Light meter

Sekonic L-508 and L-758D light meters.

"I use these in spot metering mode. This is much more accurate than the camera meter. I use it to check the exposure for each series of shots at any location and as the light changes."


Ultra-lightweight for skiing, etc: Gitzo Mountaineer Mk2 G1028 4 section, 2 leg angles, carbon fibre; with Manfrotto 484RC2 quick release head.

"This weighs 1150 grams and is very versatile. I carry it all the time when out on strenuous trips or skiing with my cameras."

Main tripod: Gitzo Mountaineer GT1541, 4 section, 3 leg angles, carbon fibre; with Manfrotto 486RC2 quick release head.

"A more sturdy tripod that is higher and more versatile. Head and legs weigh 1554g."

Mountain camera case

LowePro Inverse 200AW + chest harness

"This is carried on the front on a shoulder harness. It takes a Mamiya 7 camera and lens with an extra lens inside the case, plus film and filters. It has a waterproof cover."

Travel camera case

Peli 1510 rigid wheelie case

This is a rigid practically indestructible wheelie case. It fits into airline overhead luggage racks. External dimensions 55.9 x 35.1 x 22.9cm.

"For travel it is used as my carry on case and the weight is 12kg with 3 Mamiya 7 bodies, 5 lenses, 2 spot meters and 4 filter packs with 24 filters."

Camera Materials

Ilford FP4 Plus 120 film.

A medium speed film with an ISO of 125.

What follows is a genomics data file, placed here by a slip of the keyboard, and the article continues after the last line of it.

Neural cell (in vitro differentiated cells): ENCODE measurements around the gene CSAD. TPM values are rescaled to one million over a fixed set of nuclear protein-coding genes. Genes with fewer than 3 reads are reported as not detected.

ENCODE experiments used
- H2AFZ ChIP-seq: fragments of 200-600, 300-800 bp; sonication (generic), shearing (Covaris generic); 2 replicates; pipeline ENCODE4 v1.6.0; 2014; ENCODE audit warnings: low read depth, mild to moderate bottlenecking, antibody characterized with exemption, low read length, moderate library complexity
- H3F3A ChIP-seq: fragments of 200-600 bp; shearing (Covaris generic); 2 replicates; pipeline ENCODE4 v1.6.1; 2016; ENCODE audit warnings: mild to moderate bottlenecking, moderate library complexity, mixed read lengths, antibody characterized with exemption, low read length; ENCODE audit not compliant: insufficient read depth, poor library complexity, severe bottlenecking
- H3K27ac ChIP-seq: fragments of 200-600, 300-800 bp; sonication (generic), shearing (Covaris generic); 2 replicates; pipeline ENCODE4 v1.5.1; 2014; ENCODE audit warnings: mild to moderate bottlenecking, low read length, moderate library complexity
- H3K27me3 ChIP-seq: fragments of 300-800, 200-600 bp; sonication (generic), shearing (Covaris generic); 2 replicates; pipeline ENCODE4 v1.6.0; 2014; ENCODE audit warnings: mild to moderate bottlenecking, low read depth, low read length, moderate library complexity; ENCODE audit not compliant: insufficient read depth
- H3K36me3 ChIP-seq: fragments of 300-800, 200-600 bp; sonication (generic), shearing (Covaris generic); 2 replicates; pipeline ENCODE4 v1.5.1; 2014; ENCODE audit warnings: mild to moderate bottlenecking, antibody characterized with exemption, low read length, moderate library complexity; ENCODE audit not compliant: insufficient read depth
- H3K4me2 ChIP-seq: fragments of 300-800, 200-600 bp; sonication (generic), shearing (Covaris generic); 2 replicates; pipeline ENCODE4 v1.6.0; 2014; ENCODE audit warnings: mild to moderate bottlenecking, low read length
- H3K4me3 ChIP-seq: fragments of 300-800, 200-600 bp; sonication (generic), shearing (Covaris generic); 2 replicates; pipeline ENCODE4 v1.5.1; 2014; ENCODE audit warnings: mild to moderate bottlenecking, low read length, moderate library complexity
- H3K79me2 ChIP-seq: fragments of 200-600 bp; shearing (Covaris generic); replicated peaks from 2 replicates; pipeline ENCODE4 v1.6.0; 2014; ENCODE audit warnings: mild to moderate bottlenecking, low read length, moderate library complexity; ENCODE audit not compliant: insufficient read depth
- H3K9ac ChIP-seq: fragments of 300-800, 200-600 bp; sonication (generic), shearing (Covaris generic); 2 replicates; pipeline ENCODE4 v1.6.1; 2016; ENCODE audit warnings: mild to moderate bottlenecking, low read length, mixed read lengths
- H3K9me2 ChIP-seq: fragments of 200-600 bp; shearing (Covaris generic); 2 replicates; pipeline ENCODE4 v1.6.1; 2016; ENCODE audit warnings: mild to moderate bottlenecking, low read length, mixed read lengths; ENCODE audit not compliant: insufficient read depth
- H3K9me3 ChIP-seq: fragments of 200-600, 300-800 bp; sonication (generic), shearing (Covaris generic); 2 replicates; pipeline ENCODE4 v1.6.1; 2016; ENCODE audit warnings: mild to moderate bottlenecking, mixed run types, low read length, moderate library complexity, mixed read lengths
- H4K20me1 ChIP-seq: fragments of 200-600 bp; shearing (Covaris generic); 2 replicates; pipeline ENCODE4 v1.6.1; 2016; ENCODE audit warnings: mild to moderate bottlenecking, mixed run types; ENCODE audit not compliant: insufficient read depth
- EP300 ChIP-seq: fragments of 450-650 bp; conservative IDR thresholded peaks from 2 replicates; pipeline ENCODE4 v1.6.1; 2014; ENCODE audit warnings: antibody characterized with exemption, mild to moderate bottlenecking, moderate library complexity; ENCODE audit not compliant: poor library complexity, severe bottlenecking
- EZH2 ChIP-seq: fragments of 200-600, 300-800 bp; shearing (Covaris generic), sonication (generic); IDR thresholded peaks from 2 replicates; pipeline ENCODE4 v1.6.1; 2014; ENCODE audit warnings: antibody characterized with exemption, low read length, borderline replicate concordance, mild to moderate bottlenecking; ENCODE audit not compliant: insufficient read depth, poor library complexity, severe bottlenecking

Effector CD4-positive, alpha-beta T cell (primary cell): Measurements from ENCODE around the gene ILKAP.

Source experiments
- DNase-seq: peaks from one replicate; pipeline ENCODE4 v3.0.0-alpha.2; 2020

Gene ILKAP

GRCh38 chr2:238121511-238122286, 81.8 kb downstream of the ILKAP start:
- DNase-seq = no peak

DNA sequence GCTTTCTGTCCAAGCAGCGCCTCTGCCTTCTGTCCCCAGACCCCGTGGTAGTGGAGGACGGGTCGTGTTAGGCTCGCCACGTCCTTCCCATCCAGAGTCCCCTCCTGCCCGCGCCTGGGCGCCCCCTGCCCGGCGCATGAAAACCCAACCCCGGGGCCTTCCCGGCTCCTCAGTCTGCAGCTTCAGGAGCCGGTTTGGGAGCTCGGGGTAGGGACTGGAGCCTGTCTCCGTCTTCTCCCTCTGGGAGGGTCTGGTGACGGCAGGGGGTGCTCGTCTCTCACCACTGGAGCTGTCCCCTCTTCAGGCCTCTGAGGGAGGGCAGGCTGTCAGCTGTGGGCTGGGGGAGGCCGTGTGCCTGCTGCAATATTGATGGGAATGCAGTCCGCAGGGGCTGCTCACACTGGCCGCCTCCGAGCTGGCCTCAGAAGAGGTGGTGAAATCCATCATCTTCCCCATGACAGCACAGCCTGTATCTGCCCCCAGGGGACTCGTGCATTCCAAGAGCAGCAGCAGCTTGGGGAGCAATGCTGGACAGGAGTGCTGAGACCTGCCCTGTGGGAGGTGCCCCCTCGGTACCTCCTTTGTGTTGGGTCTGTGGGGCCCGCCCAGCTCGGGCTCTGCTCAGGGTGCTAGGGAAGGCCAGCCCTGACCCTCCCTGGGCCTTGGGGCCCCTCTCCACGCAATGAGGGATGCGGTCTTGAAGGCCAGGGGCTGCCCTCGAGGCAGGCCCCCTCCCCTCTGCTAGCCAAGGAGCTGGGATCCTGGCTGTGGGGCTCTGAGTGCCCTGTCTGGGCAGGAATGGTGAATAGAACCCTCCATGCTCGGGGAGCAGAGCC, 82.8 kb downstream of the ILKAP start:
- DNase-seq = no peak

"This is the main film that I use. It is very reliable and can cope with a vast range of lighting conditions."

Ilford SFX 120 film

Infra-red film that only gives the effect with the correct filter (Heliopan 715, Hoya R72, Ilford SFX gelatine filter).

"This film is HP5 with different sensitising dyes. Rated at 200 ISO on the box but the filter needs 4 stops. I rate it at 10 ISO. You need to stop the lens down to f16 to allow for the shift in focus point with infra red light."



In the Darkroom:


Durst 138S with Ilford Multigrade 500H head

"I used this for my black and white printing for 13 years. The chassis is 50 years old, the Ilford MG head is over 20 years old. It gives constant exposure times over the entire contrast range (other systems need twice the exposure time for grades 4 to 5)."

DeVere 504 with Ilford Multigrade 500H head

"Bought in 2013 so that I had 2 enlargers capable of printing 5 x 4 inch negatives. This has become my main enlarger."

Durst M670 BW enlarger

Durst M670 Color enlarger x 2

These are used by students on black and white darkroom printing workshops and take negatives up to 7 x 6 cm. All fitted with Ilford Multigrade under-the-lens filter drawers to make split grade printing much easier.

Enlarger lenses

A mixture of Rodenstock Rodagon and Schneider Componon lenses

"Mostly I use one of my Rodenstock Apochromatic Rodagon (Apo-) lenses for my work. These are free of most lens defects and are fantastic for large prints."

Nova Archival Print Washers

Able to wash up to 11 prints.





In the Lightroom:

Nikon Super Coolscan 9000ED film negative scanner which scans negatives up to 9 x 6cm at 4000ppi. Used with a special carrier with glass top and bottom or film curl is a problem. Scans from 7 x 6cm negatives produce prints almost 1 metre in size at 300dpi.

Nikon no longer support their scanners with software to run them so I use Vuescan, it's reliable and effective. I use the Kodak TMax 100 preset with 0.55 contrast setting. 

For editing I use Adobe Photoshop CS6 on an iMac with a Wacom Intuos 4 tablet.



All images are copyright © Dr Dave Butcher and may not be downloaded, copied or reproduced in any way without prior written permission. All rights are reserved.